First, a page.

My big interview tip is to act like a human being

Your transition away from a technical role, into a business role, will involve an interview process.

You might interview formally or informally. You might interview internally or externally. You might interview in a coffee shop, on a golf course, in an elevator, or around a conference table.

In one form or another, you’ll have to make a case for why you’re the right person for a new role.

No matter the details, my advice is to act like a human being. As someone with a science, technology, engineering, or mathematics (STEM) background, you’re more likely to be seen as a robot. Acting like a human being is a good antidote for this perception.

We live in a buttoned-up world. We expect conformity, not least in the workplace. Job hunting in any form is the same way. Job postings, resumes, (most) cover letters…nothing that tells you much about the actual person applying for the job in question.

We’re all human beings. We are social animals. We crave connection. We have connection in spades with our families. It’s much harder to build similar connection at work. But that kind of engagement is what most people want.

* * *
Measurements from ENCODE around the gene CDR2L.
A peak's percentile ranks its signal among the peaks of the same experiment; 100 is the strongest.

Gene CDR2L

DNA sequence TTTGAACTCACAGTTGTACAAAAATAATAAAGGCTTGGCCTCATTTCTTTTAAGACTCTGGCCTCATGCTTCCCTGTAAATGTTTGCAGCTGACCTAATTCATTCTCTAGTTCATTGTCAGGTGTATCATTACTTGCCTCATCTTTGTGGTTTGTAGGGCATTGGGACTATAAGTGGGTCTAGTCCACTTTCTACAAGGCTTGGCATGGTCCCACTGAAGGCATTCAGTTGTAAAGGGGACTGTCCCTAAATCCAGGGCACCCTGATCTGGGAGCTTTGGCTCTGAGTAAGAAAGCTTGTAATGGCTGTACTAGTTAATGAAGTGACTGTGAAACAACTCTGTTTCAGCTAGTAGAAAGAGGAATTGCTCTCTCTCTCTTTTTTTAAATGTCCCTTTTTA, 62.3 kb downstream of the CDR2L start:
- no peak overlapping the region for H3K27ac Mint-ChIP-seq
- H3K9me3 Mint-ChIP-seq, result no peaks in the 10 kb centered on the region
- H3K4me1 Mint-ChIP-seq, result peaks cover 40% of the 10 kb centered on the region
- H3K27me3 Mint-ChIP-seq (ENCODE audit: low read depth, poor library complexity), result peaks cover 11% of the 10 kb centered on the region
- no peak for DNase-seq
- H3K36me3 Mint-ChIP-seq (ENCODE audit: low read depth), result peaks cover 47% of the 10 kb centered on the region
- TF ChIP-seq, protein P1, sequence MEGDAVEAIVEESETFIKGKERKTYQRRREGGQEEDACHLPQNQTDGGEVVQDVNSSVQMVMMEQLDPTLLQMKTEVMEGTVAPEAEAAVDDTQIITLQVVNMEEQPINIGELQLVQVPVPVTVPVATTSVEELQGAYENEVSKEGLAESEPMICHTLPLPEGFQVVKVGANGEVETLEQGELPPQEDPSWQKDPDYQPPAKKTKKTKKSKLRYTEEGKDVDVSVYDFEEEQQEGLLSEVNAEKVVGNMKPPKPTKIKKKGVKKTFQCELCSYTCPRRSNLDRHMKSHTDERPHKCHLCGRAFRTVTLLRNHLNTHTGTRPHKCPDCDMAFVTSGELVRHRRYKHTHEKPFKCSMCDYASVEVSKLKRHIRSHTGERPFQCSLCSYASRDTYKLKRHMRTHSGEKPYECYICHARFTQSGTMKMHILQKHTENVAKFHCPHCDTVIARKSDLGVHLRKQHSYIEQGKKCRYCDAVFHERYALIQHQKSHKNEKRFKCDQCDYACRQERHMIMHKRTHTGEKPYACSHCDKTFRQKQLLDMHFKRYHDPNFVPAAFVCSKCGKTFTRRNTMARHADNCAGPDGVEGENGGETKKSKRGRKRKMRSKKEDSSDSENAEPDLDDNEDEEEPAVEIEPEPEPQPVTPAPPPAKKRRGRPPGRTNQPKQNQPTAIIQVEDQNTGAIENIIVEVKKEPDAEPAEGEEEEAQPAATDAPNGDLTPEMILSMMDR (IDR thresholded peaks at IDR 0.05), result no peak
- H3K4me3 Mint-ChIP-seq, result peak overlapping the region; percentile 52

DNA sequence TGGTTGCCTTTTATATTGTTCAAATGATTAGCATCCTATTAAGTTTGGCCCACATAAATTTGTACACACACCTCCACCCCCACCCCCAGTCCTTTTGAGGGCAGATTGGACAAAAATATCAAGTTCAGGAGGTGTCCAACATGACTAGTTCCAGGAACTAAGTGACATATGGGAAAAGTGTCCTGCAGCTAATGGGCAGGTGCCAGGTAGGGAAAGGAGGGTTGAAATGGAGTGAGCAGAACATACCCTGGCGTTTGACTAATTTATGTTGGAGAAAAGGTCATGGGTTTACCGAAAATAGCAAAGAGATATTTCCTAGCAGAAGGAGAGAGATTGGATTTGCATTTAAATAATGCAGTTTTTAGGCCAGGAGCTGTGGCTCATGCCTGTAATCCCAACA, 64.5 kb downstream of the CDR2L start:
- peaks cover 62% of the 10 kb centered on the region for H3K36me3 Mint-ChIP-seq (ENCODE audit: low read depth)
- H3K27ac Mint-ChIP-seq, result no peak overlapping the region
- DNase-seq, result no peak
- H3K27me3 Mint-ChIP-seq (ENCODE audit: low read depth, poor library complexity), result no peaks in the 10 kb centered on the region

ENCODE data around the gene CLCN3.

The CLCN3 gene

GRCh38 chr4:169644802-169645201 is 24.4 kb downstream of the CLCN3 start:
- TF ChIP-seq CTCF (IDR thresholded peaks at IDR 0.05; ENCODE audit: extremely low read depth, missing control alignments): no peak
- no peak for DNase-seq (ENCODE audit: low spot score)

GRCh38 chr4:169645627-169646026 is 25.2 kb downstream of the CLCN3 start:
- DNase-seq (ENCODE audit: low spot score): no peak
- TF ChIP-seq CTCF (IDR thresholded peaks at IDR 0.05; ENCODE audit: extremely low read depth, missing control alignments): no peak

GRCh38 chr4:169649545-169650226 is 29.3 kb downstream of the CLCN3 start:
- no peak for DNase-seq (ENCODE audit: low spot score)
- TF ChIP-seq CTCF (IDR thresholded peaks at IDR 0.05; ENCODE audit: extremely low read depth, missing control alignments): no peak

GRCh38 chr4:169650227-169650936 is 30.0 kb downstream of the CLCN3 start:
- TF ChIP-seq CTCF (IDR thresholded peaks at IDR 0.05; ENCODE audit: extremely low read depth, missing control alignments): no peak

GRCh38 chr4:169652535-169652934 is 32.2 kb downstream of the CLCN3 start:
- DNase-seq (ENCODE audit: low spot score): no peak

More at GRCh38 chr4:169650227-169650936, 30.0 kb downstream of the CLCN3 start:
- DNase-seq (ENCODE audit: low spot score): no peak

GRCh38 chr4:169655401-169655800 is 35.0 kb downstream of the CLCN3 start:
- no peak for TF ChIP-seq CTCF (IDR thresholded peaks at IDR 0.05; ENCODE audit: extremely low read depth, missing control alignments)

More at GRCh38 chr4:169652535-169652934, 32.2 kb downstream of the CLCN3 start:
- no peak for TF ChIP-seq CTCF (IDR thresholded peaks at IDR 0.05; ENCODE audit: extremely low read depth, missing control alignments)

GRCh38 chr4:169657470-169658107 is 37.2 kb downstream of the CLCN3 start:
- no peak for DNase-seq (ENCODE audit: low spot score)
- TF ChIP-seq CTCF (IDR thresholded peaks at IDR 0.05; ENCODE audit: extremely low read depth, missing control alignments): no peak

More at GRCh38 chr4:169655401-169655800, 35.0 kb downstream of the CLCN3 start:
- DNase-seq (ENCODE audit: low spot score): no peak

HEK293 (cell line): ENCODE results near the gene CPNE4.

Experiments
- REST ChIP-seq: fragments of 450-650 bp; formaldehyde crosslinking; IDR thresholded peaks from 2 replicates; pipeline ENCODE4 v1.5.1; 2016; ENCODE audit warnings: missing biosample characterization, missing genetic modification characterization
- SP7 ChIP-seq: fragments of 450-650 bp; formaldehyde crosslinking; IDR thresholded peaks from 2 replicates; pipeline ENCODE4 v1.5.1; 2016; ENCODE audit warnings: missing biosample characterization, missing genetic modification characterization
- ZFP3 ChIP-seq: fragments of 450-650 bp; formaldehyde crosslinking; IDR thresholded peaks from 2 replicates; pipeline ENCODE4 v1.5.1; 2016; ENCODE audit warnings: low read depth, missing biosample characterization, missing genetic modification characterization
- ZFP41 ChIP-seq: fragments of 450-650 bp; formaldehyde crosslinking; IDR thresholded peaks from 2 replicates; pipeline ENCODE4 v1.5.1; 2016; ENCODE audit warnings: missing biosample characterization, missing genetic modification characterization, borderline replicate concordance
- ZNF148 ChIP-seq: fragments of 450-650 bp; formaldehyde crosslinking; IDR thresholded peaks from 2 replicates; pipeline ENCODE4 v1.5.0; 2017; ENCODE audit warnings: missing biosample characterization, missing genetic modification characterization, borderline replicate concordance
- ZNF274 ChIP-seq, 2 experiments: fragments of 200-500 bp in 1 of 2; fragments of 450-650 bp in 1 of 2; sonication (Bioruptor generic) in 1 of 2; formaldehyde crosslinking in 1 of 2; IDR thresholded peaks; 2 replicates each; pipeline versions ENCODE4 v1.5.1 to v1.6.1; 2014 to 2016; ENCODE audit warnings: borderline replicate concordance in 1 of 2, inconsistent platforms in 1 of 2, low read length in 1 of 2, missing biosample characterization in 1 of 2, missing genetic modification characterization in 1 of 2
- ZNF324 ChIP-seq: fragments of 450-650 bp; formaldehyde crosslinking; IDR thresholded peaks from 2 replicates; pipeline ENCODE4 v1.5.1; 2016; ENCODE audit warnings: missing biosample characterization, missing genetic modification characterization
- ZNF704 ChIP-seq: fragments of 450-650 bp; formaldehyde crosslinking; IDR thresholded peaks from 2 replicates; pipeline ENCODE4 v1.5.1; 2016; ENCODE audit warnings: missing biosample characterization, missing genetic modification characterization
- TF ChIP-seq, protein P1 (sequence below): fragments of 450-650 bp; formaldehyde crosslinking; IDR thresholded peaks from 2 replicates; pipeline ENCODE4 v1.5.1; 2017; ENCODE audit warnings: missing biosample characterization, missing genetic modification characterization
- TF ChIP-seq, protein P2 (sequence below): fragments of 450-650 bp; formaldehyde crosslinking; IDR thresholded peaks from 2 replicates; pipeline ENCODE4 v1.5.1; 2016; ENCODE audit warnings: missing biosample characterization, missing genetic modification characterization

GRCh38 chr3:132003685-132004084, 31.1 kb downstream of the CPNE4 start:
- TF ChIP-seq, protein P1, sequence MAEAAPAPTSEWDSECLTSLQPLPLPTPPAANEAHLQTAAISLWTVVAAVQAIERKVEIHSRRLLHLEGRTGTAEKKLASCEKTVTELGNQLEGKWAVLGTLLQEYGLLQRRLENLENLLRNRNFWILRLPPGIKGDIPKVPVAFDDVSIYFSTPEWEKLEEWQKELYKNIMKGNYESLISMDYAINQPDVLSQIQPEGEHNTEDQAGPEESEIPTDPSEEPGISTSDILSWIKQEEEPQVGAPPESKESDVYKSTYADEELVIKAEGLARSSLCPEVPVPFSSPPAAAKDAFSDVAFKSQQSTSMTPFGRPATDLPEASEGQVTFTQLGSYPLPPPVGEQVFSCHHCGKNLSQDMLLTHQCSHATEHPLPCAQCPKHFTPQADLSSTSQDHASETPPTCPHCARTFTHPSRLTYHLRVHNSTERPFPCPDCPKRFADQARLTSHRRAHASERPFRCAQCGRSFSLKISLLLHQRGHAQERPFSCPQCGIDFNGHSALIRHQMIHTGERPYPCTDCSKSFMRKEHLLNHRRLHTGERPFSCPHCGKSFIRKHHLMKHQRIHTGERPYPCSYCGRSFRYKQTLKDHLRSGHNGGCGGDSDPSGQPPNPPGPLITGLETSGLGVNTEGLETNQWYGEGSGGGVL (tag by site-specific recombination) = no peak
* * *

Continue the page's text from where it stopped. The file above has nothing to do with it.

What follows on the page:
What’s the most reliable way to act like a human being? Be vulnerable. Don’t try to be a superhero. Of course you want to present yourself in the best light. You want to unapologetically articulate your strengths. You wan to explain why the hiring manager will win with you in a particular role.

Complement your strengths with some humanity. Talk about your hobbies. Talk about the book or movie that inspired you. Ask the interviewer about what inspires them. Ask them, given the expectations they had when they took the role they’re in, what has surprised them most, good or bad.

Human beings care about each other. Human beings have aspirations. Human beings have successes and disappointments.

Don’t be a robot. With a STEM background, you’re inclined to put your work front and center, with yourself as background accompaniment. And during a formal project review, that makes sense.

But when you’re pivoting your career, moving off one path and onto another, express your humanity. It’s the most reliable, and most successful, way to set yourself apart from the crowd.

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